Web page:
I’ve written well over 200 blogs and way too many columns and articles to count, and it never ceases to amaze me some of the odd places I find inspiration. So, last night I was watching Boogie Nights, a wickedly good movie about the porn industry in the 70s, and was once again inspired. So here you go… lessons corporate sponsors can learn from the movies, starting with Boogie Nights. For lessons for sponsorship seekers, check out Part 2.
From Boogie Nights: Big is good, but only if you have the wherewithal to make the most of it
A big sponsorship provides a huge platform for your brand, but it’s not going to deliver on its own. If you’re going to invest in a big sponsorship, or you have one already, here are a few things you should be doing:
- Get your sponsorship stakeholders from across the company together to create a leverage plan before you do final negotiations. That way, you’ll be able to gauge the degree of buy-in and you can negotiate for the exact benefits you need to make the plan work, not just tweak the benefits they offer.
- Plan to launch your leverage activities when people’s anticipation starts ramping up. If you’re a sponsor of the London Olympics, you would have been leveraging it in the UK for 2-3 years, already. You’d be launching your global initiatives more like now. Manufacturing early excitement for an event is possible, but it’s rare and requires a third-degree black belt in sponsor sophistication.
- It only takes an afternoon to create the bones of a great leverage plan with your stakeholder group, but it will take months to check feasibility and implement that plan. Don’t leave it too late.
- Make sure all of your leverage is win-win-win, with the third “win” being the target market. Big sponsorships give you many opportunities to add that value to people’s experience with your brand and with whatever you’re sponsoring. Provide as many meaningful wins as you realistically can, and your brand will become an intrinsic and valued part of the experience for fans. (For more on this, download “Last Generation Sponsorship”.)
(Wow, did I have to delete a lot of unintentional double-entendres in there. Maybe this wasn’t such a great idea. Moving on…)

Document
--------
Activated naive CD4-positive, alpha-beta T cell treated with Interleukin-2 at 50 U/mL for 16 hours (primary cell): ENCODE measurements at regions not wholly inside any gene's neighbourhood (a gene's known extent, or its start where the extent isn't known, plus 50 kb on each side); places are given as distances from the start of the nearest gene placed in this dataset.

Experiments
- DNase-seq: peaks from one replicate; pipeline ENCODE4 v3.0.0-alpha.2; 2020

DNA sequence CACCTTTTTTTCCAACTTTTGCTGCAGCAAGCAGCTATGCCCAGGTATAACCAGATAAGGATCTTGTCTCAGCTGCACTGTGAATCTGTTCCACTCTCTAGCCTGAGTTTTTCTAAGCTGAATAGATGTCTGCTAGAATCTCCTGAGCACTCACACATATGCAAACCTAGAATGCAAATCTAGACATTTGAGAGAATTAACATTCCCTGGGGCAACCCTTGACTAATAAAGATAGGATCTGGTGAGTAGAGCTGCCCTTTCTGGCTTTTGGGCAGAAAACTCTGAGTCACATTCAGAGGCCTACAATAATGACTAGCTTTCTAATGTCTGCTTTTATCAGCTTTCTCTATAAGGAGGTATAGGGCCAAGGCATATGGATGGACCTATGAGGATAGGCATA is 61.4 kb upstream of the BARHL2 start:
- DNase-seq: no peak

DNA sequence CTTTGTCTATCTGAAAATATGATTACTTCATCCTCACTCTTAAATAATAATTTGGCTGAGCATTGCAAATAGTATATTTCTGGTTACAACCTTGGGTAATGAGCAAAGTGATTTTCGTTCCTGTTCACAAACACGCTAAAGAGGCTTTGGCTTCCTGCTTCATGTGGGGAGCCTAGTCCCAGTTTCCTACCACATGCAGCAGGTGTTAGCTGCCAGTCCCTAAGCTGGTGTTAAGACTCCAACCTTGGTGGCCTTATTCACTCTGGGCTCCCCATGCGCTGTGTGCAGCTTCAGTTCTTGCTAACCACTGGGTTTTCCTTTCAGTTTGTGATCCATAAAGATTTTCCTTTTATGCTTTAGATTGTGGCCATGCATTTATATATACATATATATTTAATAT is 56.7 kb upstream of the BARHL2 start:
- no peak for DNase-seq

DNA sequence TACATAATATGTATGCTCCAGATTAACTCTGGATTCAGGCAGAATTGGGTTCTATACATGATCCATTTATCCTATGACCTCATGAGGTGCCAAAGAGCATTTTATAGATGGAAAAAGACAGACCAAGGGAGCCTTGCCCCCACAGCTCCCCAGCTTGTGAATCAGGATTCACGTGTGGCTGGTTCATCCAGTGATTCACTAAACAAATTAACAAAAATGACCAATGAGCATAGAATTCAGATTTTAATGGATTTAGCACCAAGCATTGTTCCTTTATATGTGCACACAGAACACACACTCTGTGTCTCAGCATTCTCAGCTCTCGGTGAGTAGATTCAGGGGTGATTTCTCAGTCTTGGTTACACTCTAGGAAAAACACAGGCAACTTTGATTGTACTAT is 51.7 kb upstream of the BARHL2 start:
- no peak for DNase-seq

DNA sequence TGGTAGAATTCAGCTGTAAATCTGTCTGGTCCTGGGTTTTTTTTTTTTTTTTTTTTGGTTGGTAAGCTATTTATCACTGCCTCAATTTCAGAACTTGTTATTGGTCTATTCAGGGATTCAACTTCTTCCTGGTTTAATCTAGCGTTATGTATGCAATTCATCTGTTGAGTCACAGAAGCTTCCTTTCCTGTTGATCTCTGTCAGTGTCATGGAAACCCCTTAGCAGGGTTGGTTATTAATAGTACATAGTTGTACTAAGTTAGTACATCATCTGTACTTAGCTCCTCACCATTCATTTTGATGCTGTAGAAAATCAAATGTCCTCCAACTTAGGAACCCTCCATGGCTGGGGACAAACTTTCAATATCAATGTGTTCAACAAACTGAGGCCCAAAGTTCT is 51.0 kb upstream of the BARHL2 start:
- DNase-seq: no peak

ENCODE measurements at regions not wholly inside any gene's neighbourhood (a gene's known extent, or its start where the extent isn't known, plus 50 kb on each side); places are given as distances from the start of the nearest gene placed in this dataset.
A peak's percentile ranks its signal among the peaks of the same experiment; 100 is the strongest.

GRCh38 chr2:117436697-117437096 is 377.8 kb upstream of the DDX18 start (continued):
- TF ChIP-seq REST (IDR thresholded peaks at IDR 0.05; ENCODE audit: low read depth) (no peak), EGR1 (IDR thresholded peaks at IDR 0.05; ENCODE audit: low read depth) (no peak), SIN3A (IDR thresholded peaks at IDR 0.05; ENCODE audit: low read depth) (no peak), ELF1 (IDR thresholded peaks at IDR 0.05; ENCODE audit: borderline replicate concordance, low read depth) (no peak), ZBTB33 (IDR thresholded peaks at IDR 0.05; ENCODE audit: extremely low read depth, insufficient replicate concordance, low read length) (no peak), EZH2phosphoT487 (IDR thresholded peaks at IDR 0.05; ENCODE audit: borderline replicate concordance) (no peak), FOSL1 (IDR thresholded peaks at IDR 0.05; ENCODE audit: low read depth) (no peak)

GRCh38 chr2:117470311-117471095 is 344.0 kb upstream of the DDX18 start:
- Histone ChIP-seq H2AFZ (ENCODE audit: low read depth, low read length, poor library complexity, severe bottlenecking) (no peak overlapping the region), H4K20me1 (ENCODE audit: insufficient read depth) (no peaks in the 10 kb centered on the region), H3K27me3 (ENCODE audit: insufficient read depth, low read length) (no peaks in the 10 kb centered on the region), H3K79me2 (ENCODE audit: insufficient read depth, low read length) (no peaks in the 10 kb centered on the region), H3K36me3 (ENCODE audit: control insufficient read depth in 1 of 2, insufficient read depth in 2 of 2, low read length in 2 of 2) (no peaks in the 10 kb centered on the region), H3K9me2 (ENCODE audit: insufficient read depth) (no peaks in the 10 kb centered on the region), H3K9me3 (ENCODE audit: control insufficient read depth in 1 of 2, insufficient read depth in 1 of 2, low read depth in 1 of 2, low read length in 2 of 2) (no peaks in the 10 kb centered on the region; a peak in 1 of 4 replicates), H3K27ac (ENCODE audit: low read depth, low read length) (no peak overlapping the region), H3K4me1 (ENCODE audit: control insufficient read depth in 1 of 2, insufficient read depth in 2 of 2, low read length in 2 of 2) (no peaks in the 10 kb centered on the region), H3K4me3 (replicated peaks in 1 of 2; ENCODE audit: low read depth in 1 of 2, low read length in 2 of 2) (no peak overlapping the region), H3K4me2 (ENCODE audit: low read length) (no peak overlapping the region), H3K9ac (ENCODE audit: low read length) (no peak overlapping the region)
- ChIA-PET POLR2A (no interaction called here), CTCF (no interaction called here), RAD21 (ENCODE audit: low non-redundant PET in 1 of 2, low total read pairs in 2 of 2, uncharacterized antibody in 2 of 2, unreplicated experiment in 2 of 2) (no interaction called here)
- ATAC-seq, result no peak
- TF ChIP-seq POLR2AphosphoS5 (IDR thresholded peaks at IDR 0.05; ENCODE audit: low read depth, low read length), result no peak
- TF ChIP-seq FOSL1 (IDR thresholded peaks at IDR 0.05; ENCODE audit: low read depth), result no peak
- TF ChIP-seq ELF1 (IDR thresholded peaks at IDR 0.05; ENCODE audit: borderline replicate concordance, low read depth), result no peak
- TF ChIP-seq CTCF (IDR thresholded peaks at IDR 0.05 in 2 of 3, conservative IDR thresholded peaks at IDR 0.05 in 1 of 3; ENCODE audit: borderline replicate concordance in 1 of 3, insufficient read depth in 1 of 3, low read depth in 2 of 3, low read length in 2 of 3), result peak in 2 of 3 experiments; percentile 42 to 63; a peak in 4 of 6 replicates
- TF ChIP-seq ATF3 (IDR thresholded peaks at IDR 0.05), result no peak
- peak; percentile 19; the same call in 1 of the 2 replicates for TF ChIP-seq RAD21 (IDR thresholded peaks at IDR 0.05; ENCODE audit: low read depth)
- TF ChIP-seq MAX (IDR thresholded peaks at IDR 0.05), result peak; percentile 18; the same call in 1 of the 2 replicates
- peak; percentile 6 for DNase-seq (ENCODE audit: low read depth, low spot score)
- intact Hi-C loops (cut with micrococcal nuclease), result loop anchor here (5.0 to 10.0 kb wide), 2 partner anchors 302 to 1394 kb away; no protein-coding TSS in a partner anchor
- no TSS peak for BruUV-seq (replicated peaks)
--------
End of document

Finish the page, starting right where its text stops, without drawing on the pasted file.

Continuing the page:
From The Wizard of Oz: You probably have what you need, you just don’t realise it
When a portfolio isn’t delivering, a lot of sponsors will blame the investments, usually claiming their partner isn’t “delivering enough ROI”.
The first red flag is expecting your partner to deliver returns. As noted above, your partners can’t deliver ROI for you. You have to create that return through leverage.
What I’m really trying to get at, though, is that sponsors don’t often see the flexibility inherent in their investments. Sponsorship has an amazing ability to morph into what you need. With a creative, thorough leverage plan, a far-less-than-perfect sponsorship can deliver great results. As long as the general topic of the sponsorship (rugby, contemporary art, etc) is relevant to one of your target markets, you can usually make it work.
From Jurassic Park: Reviving dinosaurs is a bad idea
We have a lot of dinosaurs in our industry – thinking that should have been made extinct a decade or more ago. That said, my quarrel isn’t with sponsors who don’t know better than to use out of date practices. That can be solved with education and case studies and feedback. My issue is when sponsors who do know better – who have sophisticated skills – fall back on old school tactics due to laziness or poor planning. But it happens all the time; a sponsor who has previously done some amazing work, pulls out one of these:
- Taking up a sponsorship at the very last minute because it’s cheap, but leaving no lead-time to leverage it.